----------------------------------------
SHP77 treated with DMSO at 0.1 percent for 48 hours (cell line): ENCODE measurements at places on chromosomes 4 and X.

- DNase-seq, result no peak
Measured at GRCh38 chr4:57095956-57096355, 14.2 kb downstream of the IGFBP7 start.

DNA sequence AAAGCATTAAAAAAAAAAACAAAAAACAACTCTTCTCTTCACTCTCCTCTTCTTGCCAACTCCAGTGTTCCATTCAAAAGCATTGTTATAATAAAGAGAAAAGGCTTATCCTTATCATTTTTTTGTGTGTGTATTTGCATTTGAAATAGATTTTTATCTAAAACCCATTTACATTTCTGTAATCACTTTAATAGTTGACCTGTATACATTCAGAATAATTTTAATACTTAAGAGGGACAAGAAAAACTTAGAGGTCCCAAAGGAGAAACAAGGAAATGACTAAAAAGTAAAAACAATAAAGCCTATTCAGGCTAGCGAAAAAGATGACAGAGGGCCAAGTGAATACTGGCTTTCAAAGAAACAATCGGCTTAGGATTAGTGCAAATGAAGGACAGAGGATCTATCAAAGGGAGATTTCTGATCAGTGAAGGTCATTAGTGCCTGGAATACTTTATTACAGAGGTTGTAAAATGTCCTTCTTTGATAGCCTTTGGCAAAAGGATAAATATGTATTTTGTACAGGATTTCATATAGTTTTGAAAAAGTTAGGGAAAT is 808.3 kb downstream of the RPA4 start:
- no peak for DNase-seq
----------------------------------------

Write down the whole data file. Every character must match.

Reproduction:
SHP77 treated with DMSO at 0.1 percent for 48 hours (cell line): ENCODE measurements at places on chromosomes 4 and X.

- DNase-seq, result no peak
Measured at GRCh38 chr4:57095956-57096355, 14.2 kb downstream of the IGFBP7 start.

DNA sequence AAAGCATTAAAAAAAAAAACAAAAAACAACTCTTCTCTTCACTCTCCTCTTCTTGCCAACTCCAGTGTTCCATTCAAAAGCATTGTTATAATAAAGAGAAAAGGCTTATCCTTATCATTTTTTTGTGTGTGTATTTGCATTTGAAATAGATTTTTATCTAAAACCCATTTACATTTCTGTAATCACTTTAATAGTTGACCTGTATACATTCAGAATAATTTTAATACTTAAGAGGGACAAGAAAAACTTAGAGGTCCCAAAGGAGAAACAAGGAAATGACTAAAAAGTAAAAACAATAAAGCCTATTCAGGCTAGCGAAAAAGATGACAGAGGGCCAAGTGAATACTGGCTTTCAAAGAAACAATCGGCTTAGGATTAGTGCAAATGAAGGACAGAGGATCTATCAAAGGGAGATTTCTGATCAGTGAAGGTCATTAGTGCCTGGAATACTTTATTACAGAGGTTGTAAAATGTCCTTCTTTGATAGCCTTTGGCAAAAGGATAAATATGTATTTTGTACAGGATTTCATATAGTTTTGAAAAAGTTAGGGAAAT is 808.3 kb downstream of the RPA4 start:
- no peak for DNase-seq